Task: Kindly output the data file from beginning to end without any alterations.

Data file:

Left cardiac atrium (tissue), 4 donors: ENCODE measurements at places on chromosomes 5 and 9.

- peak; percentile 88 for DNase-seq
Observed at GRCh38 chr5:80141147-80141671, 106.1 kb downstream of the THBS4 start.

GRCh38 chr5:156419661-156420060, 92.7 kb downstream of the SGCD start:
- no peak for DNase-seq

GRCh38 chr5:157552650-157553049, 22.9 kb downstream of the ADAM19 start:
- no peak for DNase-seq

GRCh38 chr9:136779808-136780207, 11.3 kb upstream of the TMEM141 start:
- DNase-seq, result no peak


Left cardiac atrium (tissue), 4 donors: ENCODE measurements at places on chromosomes 5 and 9.

- peak; percentile 88 for DNase-seq
Observed at GRCh38 chr5:80141147-80141671, 106.1 kb downstream of the THBS4 start.

GRCh38 chr5:156419661-156420060, 92.7 kb downstream of the SGCD start:
- no peak for DNase-seq

GRCh38 chr5:157552650-157553049, 22.9 kb downstream of the ADAM19 start:
- no peak for DNase-seq

GRCh38 chr9:136779808-136780207, 11.3 kb upstream of the TMEM141 start:
- DNase-seq, result no peak